Types of Door Locks and Handles
Are you trying to figure out which types of door locks and handles are suitable for your home or business? This article gives you an outline of different types of locks and handles you can use on your property. The various security factors help you narrow down to your favorite model. Despite the different types of locks, there are only four common types of door locks and handles in the market.
Types of Door Locks and Handles
The different types of door locks and handles include knob locks, padlocks, levers, deadbolts and padlocks.
A padlock is not permanent and comes in different ranges of sizes. They are also easy to recognize and come in two common varieties: keyed and combination padlocks. For combination padlocks, a user needs to have a set of numbers if entered correctly they will open the lock. These types of clasps are easy to shim or decode.
Keyed padlocks come in non-re-keyable and rekeyable locks. It's not easy to change the key to non-re-keyable padlocks. Also, the locks can be key retaining, or not. Key-retaining padlocks don't allow the key to be pulled out once you open the lock. Latches with shrouded shoulders make it hard for an intruder to cut your lock.
Deadbolts are mostly on external doors, and they have extra options when compared to padlocks. They are available in three different types: lockable thumb-turn, single and double. For the single cylinder, the lock has a key barrel on the outside, and the inside has a thumb-turn. The lock can easily be opened from the inside if an intruder has access to the thumb-turn.
For the double cylinder, it comes with a key cylinder both in the inside and outside. It makes the door safer but still lowers ease of accessibility. It's a significant risk in the event of an emergency. The lockable thumb-turn is a hybrid of both the single and double cylinder. The thumb-turn located in the inside can easily be locked using a key. If not locked, the deadbolt will operate as a single cylinder lock.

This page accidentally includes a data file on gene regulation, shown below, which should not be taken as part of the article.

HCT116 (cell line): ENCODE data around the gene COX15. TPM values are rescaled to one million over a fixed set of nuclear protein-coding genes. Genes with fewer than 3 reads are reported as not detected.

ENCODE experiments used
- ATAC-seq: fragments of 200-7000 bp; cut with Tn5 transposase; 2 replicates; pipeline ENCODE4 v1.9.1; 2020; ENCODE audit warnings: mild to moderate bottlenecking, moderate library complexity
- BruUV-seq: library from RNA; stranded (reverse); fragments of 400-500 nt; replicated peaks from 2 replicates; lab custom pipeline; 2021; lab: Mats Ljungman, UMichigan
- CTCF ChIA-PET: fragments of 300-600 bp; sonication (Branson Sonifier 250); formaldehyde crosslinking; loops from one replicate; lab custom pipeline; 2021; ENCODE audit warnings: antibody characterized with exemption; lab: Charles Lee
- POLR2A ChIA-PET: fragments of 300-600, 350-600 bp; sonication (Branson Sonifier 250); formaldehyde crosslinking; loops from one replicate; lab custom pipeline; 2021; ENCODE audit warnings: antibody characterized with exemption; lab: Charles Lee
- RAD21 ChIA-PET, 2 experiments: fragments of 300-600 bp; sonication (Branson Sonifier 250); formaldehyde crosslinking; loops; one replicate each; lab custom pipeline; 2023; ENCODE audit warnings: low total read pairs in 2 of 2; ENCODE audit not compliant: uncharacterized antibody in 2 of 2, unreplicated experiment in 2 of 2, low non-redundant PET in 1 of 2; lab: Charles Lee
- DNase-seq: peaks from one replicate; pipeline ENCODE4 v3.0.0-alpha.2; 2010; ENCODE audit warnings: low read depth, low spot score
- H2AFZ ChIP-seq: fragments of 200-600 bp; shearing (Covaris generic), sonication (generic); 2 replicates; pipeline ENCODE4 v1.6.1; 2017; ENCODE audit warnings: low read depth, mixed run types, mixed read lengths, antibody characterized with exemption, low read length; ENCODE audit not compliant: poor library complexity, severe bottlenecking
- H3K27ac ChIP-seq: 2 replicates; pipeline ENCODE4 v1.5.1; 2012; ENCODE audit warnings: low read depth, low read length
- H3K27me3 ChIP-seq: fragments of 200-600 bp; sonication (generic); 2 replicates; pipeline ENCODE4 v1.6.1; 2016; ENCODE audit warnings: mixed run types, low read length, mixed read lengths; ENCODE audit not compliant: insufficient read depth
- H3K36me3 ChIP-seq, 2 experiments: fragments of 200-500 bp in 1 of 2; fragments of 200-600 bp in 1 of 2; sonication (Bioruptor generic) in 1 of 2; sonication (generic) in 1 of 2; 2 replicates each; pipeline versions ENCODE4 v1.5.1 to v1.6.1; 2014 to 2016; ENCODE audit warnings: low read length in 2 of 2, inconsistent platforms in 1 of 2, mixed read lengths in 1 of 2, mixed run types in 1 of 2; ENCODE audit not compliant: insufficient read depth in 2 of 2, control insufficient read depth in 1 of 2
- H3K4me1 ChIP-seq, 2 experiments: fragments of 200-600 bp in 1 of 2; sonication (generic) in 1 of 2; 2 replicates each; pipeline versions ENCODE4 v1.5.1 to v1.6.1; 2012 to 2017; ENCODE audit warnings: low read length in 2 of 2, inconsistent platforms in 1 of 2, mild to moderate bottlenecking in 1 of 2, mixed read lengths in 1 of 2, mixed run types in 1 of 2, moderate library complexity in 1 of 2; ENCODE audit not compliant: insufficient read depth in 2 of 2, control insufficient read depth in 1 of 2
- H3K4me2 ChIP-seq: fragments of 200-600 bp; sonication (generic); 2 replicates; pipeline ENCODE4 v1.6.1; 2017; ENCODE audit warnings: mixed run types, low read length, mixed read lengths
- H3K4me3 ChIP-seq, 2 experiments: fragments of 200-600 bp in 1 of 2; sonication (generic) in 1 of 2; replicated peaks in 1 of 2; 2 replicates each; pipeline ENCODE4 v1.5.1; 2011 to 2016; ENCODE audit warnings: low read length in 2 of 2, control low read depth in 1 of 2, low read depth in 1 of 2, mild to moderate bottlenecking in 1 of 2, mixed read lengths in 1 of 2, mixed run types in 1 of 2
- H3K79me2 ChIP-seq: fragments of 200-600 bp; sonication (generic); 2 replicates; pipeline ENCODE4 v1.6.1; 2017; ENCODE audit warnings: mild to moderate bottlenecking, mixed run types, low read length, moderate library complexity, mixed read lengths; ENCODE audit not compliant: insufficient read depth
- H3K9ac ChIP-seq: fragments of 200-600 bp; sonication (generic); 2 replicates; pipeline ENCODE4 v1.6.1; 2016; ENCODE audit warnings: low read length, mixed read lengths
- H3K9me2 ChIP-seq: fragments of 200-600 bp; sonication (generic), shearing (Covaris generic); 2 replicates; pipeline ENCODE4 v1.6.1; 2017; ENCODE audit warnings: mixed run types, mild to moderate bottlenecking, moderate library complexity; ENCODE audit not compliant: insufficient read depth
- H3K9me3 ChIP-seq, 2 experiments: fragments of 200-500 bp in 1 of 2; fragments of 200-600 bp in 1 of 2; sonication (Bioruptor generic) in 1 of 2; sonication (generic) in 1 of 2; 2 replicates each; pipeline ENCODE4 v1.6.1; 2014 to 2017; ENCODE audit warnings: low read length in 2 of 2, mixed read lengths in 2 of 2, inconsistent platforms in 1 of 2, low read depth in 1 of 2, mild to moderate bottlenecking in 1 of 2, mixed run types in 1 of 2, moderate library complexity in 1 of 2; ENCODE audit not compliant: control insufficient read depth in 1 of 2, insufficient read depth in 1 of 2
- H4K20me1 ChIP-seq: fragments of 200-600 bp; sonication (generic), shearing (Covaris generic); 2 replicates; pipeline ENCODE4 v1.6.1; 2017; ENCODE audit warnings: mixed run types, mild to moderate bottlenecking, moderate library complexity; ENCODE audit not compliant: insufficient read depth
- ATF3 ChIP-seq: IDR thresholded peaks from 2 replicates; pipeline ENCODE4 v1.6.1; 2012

3. Lever Handle Locks
Lever locks are popular on inner doors on commercial buildings. These types of locks are easy to open when compared to knob locks. It has a sizable push down handle which one has to turn once they unlock the door. Its an appropriate lock for enhancing handicap accessibility. Lever locks can be prone to torque attack which makes them give in to the pressure.
4. Knob Locks
These type of locks are installed on the external doors of residential properties. They can be used for extra security when you are using deadbolt locks on doors for security purposes. A knob lock isn't advisable to be used for locking external doors. It's because the cylinder is on the doorknob and not on the door.
Once it's broken off the door using a hammer, you can bypass the door using pliers. When buying the lock, ensure it has the appropriate back set and handedness.
5. Cam Locks
These locks are popular on filing cabinets or mailboxes. They are available in different sizes and can be linked with other locking mechanisms. One opens the lock by rotating it clockwise or vice versa.
6. Euro Profile Cylinders
These locks are usually used on dividing doors or sliding glass door locks and mostly in Europe. You can get them in stores and at different varieties. The exterior length of the lock usually vary, but all the other dimensions are standard.
7. Mortise Locks
Mortise locks are also known as rim locks and are common on commercial or glass doors. You can use the rim cylinders on rim latch locks. The latches are installed inside the door. It has a long metal bar at the back which engages the lock mechanism of the opposite door. Two screws hold the lock at the end of the cylinder.
8. Wall Mounted Locks
The locks are mounted on walls and are common on large business premises. They act as safes for items stored. They also are useful on emergency access locks for regions where the premise keys are stored.
9. Vending Locks
The locks are also known as T-handle locks. They are mostly on vending machines. You can still use them at various locations, and they are easy to replace. Once you open the T-lock, you can pull it out and use a new one. They come in two types: the spring latch and dead latch.
10. Furniture Locks
It's prevalent on desks, cabinets or sliding doors and is supplied in two types. The bolt style has a flat metal which extends to the side to secure the lock. The push button model has a rod which secures the lock in its place.
11. Rim Latch Locks
The lock has a rim cylinder on one side, and the other hand has a surface mount lock. This type of locks can secure the door behind you. They are common in residential houses, and you can use them with other types of locks for extra security.
All In All
From the different types of door locks and handles in this article, you can easily pick out an appropriate type of lock. They offer varying levels of security, and their modes of operation differ. You can still use two types of locks on a single door, depending on the level of protection you need.